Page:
Loves of a Blonde (The Criterion Collection)
The Criterion Collection
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With sixteen women to each man, the odds are against Andula in her desperate search for love-that is, until a rakish piano player visits her small factory town and temporarily eases her longings. A tender and humorous look at Andula's journey, from the first pangs of romance to its inevitable disappointments, Loves of a Blonde (Lásky jedné plavovlásky) immediately became a classic of the Czech New Wave and earned Milos Forman the first of his Academy Award® nominations.
- Video interview with director Milos Forman
- Deleted scene
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The film is about a young factory girl who one day during a town-celebration meets a young musician. The two spend a night together,
and the girl (who happens to be very naïve and good natured) falls for the guy. Unfortunately, the guy leaves with his band for Prague the following morning. The girl soon-afterwards follows him...and awkward together with life learning "situations" ensue. I think the best and most funny part about this film are the three "idiotic" and drunk soldiers at the town-party who try to pick-up three girls sitting opposite their table...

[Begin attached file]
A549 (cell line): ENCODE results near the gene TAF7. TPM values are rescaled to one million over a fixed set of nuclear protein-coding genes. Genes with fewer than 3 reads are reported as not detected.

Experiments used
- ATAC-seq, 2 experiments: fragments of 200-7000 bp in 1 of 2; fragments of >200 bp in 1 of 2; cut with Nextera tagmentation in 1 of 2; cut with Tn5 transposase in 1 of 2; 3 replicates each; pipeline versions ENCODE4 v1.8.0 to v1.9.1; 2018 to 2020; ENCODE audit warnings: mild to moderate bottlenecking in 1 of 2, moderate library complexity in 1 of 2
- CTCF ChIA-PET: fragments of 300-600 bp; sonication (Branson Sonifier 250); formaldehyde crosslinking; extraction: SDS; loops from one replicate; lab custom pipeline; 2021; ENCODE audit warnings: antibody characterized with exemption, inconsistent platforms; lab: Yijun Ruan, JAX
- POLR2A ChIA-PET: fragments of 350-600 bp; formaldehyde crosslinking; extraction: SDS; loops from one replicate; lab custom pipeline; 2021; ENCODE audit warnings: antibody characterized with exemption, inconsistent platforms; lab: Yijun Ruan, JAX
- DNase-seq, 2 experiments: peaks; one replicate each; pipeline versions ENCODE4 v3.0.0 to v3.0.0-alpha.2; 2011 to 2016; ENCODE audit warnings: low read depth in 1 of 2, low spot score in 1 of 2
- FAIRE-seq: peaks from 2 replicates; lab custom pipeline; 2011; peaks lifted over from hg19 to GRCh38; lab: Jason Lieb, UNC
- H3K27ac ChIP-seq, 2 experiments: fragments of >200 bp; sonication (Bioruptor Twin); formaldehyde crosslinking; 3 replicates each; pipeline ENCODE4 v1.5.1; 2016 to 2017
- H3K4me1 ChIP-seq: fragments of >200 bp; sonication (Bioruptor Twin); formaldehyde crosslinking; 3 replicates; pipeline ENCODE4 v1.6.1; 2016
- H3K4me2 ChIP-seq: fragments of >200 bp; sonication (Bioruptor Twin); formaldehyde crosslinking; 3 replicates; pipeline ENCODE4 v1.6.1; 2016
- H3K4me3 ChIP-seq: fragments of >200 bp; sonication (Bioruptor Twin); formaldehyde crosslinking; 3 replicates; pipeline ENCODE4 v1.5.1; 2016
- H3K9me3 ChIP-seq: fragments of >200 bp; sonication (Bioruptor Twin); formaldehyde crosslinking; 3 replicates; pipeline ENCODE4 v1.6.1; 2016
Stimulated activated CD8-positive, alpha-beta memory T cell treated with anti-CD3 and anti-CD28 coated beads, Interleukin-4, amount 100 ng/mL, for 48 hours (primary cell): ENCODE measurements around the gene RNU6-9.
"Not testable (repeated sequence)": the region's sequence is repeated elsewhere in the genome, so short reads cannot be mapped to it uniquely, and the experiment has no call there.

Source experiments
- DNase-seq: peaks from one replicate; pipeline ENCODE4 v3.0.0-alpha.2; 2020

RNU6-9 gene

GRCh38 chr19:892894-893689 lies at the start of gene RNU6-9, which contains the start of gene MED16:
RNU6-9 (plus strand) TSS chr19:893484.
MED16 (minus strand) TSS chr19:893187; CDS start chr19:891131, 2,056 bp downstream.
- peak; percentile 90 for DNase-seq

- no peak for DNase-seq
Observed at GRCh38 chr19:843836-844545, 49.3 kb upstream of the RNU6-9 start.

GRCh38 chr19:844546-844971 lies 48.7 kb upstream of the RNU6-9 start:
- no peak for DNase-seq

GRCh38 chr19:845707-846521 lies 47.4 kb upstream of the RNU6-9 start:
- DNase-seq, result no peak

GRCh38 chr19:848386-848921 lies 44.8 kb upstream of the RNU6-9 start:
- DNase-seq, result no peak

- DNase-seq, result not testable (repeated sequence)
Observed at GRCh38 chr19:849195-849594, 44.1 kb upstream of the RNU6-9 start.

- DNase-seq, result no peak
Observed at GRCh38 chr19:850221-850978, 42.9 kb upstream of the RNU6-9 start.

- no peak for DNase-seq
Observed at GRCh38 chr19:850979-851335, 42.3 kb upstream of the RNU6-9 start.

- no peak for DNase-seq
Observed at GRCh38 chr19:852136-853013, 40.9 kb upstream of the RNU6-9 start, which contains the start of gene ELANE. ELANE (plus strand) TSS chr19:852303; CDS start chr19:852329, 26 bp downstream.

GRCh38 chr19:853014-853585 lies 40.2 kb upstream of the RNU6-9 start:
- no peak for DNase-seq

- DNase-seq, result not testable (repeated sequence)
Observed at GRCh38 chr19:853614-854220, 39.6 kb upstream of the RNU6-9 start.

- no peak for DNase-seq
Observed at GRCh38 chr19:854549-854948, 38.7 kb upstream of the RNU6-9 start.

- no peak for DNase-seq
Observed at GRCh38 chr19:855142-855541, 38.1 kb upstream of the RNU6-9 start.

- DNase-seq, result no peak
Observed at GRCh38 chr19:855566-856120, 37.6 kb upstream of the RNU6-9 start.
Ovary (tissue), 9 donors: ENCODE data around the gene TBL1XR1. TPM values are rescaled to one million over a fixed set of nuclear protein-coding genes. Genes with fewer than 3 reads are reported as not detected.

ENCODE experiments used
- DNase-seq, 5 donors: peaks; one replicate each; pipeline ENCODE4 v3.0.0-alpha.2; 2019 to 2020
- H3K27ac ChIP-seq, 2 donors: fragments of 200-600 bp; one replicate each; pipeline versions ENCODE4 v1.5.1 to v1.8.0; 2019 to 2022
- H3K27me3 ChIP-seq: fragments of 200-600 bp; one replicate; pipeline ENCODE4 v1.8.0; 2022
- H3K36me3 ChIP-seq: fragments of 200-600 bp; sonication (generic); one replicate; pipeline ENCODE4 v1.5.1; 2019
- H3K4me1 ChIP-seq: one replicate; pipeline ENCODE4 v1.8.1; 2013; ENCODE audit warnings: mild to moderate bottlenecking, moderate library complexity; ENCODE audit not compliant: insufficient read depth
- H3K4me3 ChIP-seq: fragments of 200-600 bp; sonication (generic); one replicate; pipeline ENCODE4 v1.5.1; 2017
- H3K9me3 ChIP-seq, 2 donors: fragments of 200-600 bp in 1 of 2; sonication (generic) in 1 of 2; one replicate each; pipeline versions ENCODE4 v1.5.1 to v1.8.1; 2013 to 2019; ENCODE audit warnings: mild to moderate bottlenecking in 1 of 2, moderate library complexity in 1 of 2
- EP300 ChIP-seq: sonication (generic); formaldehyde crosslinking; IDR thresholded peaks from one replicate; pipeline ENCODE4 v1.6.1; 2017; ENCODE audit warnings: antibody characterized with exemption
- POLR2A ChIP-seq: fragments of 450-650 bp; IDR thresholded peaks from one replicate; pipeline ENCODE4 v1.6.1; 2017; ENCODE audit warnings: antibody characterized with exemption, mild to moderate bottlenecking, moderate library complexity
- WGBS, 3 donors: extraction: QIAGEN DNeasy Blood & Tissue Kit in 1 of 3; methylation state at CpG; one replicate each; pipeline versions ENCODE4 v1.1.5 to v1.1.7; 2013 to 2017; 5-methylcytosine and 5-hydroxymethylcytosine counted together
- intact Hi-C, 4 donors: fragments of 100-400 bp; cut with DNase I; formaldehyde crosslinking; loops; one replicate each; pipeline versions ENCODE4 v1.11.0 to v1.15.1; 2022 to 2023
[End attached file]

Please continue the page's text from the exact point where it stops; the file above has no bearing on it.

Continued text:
LOVES OF A BLONDE is a bittersweet comedy, in fact less sweet than bitter, relating the anxieties of the young women of an industrial small town. These girls are desperately looking for the man of their dreams while the male population of the town doesn't exceed the tenth of the female number. So when Andula is seduced by the pianist of a Praguan band and is invited to come to his place if she ever comes to the Czechoslovakian capital, she doesn't hesitate. Needless to say that the pianist will be a little annoyed when Andula knocks at his parents's door in the middle of the night.
So one smiles a lot during LOVES OF A BLONDE, particularly at the ball scene involving middle-aged reservists soldiers who can't believe their eyes in front of the numerous women available for dancing. One smiles a little less as an almost documentary camera lingers on the girl's faces waiting to be invited for a dance. Tragedy is never far away in this movie you can not disregard if you're interested in the revival of european cinema during the 60's.
The bonus features include a deleted scene and a recent video interview of Milos Forman. Sound and images superb even if a vertical black line is visible during the first minutes of the film.
A DVD zone Adam and Evas.
1. English subtitles in this copy are terrible (it's difficult to read them).
2. Quality of this copy is not good (the picture is not so clear and not so sharp)
3. Several minutes of the original movie is missing in this copy (I wonder why)Loves of a Blonde - Criterion Collection